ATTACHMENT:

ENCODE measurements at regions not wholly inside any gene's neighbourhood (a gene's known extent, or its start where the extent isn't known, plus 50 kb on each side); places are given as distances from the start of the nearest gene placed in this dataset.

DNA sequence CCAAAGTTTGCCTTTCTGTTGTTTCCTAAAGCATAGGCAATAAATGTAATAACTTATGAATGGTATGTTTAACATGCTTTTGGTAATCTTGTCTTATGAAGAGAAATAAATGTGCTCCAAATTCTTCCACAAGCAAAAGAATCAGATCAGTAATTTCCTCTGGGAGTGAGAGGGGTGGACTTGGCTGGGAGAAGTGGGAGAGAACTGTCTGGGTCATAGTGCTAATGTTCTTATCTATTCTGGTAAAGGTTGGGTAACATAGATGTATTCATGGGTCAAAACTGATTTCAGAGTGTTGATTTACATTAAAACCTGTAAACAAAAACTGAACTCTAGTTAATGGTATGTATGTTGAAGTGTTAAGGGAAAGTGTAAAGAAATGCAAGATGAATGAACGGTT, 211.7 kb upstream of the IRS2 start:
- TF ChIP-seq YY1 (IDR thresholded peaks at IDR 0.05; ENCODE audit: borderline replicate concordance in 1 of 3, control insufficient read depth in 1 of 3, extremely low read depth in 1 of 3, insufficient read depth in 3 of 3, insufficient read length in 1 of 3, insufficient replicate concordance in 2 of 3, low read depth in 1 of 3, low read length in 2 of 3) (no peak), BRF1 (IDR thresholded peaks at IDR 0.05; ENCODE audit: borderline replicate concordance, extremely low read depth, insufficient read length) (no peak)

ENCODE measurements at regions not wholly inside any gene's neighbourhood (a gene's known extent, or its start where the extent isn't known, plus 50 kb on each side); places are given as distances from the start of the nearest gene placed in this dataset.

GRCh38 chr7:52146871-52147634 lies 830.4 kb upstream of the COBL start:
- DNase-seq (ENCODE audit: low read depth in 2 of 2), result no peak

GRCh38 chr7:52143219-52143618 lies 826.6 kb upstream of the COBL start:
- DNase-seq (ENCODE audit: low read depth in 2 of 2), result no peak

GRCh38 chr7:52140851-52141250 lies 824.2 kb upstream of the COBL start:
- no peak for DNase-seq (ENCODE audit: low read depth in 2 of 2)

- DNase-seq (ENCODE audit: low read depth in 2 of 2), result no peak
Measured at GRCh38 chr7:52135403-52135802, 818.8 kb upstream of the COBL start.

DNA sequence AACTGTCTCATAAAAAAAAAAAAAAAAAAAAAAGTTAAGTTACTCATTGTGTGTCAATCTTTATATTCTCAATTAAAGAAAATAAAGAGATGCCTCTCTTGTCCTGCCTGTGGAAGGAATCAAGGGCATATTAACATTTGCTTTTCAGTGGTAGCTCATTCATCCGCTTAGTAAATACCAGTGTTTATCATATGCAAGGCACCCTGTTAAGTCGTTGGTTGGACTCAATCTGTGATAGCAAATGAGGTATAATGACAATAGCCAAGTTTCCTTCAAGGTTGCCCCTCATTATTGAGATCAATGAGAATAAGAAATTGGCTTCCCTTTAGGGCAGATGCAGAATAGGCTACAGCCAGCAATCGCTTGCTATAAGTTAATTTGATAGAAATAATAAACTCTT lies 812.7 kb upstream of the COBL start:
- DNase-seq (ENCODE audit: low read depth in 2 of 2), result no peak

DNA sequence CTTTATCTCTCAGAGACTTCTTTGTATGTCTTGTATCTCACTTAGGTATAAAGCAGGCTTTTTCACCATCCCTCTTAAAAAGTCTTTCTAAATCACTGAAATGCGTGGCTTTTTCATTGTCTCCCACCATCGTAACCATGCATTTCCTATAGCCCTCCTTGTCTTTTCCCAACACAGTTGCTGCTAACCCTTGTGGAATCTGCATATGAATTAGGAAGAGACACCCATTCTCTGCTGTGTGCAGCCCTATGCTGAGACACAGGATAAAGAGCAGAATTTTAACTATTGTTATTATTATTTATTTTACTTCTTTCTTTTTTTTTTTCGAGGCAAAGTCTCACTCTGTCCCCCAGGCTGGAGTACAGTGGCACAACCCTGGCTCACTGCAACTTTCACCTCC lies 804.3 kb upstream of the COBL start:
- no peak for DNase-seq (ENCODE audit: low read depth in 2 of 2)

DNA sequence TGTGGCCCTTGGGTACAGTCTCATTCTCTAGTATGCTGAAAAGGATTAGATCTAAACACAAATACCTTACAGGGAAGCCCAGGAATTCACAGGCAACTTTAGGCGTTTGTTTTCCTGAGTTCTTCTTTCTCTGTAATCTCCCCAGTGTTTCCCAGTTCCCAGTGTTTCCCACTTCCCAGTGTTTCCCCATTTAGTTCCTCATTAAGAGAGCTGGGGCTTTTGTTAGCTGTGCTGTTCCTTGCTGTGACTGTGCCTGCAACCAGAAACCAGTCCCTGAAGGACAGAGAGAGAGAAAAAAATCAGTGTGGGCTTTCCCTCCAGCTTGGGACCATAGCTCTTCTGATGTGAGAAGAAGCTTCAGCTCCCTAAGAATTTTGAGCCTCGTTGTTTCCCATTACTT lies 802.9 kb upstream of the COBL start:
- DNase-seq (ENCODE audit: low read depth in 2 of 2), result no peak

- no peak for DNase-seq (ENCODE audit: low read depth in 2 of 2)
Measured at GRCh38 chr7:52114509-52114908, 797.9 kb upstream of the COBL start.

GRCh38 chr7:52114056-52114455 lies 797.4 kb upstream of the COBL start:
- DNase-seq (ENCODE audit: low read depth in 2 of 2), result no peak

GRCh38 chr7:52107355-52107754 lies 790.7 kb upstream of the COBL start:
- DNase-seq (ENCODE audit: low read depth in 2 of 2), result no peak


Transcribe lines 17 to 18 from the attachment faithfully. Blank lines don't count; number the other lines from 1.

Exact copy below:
DNA sequence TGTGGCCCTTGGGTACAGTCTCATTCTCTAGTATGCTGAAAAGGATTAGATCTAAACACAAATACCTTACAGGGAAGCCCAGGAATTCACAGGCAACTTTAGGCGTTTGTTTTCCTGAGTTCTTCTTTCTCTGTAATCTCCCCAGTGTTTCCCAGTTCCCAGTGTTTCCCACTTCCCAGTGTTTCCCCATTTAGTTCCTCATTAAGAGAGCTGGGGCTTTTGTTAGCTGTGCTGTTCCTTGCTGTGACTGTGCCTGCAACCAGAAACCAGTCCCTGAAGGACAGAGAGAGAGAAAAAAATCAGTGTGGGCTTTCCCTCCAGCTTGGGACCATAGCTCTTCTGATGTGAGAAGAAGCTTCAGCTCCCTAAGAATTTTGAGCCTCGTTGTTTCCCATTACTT lies 802.9 kb upstream of the COBL start:
- DNase-seq (ENCODE audit: low read depth in 2 of 2), result no peak